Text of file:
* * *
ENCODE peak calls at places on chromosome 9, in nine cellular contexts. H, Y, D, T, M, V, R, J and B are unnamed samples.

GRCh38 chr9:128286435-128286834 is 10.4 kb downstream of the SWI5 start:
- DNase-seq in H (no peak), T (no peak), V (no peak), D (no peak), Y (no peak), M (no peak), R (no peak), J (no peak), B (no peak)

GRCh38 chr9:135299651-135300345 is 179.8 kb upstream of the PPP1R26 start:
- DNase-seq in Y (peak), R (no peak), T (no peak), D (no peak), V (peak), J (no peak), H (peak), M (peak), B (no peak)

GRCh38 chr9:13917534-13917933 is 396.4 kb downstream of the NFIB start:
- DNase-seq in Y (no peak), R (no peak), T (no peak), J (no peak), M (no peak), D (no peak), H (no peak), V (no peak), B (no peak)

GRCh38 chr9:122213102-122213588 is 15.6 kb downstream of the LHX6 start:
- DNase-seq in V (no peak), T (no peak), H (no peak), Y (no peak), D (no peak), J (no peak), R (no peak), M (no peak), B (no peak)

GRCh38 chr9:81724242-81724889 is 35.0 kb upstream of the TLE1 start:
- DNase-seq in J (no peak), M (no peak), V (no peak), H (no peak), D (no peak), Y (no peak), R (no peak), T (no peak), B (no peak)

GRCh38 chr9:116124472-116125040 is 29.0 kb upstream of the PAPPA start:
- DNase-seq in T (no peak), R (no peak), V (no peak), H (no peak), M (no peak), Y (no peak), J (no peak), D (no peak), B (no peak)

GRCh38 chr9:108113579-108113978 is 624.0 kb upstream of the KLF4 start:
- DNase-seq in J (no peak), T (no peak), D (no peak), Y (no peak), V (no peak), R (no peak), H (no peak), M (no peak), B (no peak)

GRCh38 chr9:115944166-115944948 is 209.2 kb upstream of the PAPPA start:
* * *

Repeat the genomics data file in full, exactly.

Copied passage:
ENCODE peak calls at places on chromosome 9, in nine cellular contexts. H, Y, D, T, M, V, R, J and B are unnamed samples.

GRCh38 chr9:128286435-128286834 is 10.4 kb downstream of the SWI5 start:
- DNase-seq in H (no peak), T (no peak), V (no peak), D (no peak), Y (no peak), M (no peak), R (no peak), J (no peak), B (no peak)

GRCh38 chr9:135299651-135300345 is 179.8 kb upstream of the PPP1R26 start:
- DNase-seq in Y (peak), R (no peak), T (no peak), D (no peak), V (peak), J (no peak), H (peak), M (peak), B (no peak)

GRCh38 chr9:13917534-13917933 is 396.4 kb downstream of the NFIB start:
- DNase-seq in Y (no peak), R (no peak), T (no peak), J (no peak), M (no peak), D (no peak), H (no peak), V (no peak), B (no peak)

GRCh38 chr9:122213102-122213588 is 15.6 kb downstream of the LHX6 start:
- DNase-seq in V (no peak), T (no peak), H (no peak), Y (no peak), D (no peak), J (no peak), R (no peak), M (no peak), B (no peak)

GRCh38 chr9:81724242-81724889 is 35.0 kb upstream of the TLE1 start:
- DNase-seq in J (no peak), M (no peak), V (no peak), H (no peak), D (no peak), Y (no peak), R (no peak), T (no peak), B (no peak)

GRCh38 chr9:116124472-116125040 is 29.0 kb upstream of the PAPPA start:
- DNase-seq in T (no peak), R (no peak), V (no peak), H (no peak), M (no peak), Y (no peak), J (no peak), D (no peak), B (no peak)

GRCh38 chr9:108113579-108113978 is 624.0 kb upstream of the KLF4 start:
- DNase-seq in J (no peak), T (no peak), D (no peak), Y (no peak), V (no peak), R (no peak), H (no peak), M (no peak), B (no peak)

GRCh38 chr9:115944166-115944948 is 209.2 kb upstream of the PAPPA start: